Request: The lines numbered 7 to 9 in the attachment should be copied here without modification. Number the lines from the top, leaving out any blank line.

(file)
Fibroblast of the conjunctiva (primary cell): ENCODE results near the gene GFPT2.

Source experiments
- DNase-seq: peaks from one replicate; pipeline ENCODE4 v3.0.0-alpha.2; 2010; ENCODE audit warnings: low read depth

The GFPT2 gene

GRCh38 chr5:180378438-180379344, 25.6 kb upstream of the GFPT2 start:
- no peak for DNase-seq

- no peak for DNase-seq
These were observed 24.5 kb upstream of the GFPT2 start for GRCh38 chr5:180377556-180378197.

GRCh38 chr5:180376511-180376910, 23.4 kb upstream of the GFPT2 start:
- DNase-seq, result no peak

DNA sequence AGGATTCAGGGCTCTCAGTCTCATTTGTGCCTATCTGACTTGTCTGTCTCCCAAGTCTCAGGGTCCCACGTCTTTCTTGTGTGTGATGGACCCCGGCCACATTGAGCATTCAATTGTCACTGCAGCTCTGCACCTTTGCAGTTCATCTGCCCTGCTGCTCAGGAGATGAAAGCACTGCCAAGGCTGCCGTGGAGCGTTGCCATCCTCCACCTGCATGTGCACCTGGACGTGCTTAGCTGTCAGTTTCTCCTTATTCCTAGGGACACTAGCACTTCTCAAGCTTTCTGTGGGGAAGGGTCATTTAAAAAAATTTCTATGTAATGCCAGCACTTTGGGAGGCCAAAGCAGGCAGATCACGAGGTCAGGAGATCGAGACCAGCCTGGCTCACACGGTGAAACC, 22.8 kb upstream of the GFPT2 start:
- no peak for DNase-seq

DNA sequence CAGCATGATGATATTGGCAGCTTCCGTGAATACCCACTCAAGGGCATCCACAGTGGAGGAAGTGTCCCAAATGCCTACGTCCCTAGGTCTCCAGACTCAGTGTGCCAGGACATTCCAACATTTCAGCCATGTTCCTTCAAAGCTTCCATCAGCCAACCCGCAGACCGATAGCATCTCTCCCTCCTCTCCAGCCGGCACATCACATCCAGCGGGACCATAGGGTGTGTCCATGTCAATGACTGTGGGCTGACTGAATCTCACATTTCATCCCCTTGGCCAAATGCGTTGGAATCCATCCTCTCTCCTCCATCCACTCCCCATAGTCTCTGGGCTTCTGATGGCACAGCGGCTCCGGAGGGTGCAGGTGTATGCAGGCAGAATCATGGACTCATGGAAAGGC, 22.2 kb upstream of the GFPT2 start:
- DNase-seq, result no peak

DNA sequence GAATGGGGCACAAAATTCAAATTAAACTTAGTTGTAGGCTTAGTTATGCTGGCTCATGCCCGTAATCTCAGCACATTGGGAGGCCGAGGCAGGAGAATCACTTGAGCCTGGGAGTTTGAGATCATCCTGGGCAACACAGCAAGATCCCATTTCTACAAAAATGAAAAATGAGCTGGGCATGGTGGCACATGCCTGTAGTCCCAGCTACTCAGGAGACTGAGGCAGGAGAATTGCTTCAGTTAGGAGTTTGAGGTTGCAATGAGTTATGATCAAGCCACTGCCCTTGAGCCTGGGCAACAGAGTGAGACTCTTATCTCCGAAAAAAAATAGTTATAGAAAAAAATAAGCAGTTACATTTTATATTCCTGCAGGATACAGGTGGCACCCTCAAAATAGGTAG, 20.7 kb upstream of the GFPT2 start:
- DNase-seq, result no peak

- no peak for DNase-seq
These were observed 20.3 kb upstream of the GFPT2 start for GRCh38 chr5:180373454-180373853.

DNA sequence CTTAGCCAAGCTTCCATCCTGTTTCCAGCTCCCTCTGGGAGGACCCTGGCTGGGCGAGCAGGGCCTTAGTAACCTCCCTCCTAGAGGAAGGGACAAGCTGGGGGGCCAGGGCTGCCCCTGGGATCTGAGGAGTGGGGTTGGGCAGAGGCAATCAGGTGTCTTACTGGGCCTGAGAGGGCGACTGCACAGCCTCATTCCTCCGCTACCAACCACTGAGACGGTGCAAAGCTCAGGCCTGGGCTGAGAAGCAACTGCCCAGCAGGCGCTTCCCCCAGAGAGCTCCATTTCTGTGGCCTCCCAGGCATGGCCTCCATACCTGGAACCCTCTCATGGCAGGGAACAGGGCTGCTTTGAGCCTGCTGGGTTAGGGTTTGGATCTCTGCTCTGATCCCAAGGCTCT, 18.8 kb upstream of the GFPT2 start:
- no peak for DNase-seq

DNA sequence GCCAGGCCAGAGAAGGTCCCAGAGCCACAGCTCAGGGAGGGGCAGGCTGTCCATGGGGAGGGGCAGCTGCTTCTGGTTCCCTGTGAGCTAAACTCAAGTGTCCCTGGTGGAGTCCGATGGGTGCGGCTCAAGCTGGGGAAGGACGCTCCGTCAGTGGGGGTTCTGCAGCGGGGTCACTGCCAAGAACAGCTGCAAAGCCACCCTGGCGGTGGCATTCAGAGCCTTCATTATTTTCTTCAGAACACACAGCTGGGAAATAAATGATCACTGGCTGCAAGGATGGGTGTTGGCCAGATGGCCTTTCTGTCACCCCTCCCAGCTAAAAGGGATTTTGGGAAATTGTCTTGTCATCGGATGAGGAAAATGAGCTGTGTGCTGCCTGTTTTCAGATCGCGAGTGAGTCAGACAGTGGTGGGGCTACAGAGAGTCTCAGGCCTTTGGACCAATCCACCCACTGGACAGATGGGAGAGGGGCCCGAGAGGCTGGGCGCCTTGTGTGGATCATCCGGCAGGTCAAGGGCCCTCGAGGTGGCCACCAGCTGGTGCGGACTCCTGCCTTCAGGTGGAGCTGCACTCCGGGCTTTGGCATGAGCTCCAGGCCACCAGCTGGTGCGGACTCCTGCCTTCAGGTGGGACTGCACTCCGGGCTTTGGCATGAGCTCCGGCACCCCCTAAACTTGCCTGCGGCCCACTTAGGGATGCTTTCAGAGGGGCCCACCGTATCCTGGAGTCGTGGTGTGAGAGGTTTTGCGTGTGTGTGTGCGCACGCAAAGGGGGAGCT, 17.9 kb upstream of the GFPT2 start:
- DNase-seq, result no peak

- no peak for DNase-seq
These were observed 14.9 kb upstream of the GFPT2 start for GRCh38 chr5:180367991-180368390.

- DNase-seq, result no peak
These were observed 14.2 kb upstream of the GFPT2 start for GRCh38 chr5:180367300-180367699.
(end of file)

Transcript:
- no peak for DNase-seq
These were observed 24.5 kb upstream of the GFPT2 start for GRCh38 chr5:180377556-180378197.

GRCh38 chr5:180376511-180376910, 23.4 kb upstream of the GFPT2 start: